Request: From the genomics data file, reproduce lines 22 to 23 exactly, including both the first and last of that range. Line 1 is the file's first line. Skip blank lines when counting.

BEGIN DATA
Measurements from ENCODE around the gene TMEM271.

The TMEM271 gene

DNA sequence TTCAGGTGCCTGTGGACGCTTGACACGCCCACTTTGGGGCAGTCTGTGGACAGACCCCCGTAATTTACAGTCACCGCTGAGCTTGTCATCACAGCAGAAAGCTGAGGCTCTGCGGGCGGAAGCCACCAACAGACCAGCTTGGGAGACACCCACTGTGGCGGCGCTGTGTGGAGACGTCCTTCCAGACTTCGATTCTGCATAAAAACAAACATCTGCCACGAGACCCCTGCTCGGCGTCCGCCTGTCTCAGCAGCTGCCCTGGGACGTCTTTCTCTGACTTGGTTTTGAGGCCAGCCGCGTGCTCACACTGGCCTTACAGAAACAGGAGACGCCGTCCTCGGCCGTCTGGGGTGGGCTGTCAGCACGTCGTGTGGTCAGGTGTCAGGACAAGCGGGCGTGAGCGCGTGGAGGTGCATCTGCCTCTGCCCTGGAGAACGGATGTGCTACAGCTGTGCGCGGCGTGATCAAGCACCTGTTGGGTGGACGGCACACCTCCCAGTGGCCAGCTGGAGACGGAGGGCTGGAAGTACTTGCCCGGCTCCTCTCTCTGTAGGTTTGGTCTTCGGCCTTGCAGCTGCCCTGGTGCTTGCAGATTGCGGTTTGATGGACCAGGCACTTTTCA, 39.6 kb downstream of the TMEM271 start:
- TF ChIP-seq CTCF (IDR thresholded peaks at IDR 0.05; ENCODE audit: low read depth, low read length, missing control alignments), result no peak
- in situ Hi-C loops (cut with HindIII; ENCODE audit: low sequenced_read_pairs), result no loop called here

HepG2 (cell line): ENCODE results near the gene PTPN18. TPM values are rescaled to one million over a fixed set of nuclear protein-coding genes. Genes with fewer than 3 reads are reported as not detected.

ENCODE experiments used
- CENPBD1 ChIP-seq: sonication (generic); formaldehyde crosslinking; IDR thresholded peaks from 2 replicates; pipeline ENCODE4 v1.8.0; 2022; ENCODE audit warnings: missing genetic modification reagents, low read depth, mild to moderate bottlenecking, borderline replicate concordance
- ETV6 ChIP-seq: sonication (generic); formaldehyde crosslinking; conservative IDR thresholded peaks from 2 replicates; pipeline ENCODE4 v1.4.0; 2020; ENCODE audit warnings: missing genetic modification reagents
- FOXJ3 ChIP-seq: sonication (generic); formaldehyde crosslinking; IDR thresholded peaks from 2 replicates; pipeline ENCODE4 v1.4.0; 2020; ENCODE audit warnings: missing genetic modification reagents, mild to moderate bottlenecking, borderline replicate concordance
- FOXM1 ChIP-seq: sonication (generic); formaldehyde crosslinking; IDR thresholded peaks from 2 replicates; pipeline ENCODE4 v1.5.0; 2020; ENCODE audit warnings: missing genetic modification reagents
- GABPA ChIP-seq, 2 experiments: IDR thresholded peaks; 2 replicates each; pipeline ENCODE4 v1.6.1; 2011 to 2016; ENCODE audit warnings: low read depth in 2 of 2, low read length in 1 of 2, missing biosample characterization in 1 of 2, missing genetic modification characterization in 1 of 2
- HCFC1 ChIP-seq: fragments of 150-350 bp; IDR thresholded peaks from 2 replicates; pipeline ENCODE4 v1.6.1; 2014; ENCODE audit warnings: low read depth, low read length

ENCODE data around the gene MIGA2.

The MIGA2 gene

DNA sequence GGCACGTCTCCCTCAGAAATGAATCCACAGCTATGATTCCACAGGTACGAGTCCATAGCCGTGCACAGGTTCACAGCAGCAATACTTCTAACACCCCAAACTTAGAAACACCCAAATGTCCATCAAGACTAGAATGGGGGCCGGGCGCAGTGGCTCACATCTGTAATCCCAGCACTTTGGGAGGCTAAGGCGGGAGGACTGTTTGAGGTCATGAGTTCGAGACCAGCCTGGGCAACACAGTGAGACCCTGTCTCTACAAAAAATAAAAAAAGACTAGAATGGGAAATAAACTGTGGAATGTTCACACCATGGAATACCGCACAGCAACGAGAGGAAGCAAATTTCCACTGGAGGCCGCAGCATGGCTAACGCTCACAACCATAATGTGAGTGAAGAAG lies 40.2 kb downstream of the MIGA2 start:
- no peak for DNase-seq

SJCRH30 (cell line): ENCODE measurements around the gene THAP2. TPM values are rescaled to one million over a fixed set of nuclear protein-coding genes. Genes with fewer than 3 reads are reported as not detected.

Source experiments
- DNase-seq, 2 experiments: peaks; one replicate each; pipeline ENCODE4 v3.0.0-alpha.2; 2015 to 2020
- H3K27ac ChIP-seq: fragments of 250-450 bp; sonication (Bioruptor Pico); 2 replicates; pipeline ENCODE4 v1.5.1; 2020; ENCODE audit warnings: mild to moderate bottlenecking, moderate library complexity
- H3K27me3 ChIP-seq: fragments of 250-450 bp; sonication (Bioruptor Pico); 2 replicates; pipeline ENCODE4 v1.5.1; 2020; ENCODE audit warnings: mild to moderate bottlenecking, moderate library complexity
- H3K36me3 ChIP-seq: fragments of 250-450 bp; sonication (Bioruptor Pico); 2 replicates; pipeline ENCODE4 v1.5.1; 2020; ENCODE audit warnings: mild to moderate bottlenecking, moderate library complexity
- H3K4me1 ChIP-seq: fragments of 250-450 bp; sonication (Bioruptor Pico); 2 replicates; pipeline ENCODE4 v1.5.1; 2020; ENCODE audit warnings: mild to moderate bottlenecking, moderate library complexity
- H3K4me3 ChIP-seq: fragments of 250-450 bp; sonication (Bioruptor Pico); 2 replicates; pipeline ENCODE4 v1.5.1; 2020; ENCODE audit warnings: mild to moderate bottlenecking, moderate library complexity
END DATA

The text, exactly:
- H3K27me3 ChIP-seq: fragments of 250-450 bp; sonication (Bioruptor Pico); 2 replicates; pipeline ENCODE4 v1.5.1; 2020; ENCODE audit warnings: mild to moderate bottlenecking, moderate library complexity
- H3K36me3 ChIP-seq: fragments of 250-450 bp; sonication (Bioruptor Pico); 2 replicates; pipeline ENCODE4 v1.5.1; 2020; ENCODE audit warnings: mild to moderate bottlenecking, moderate library complexity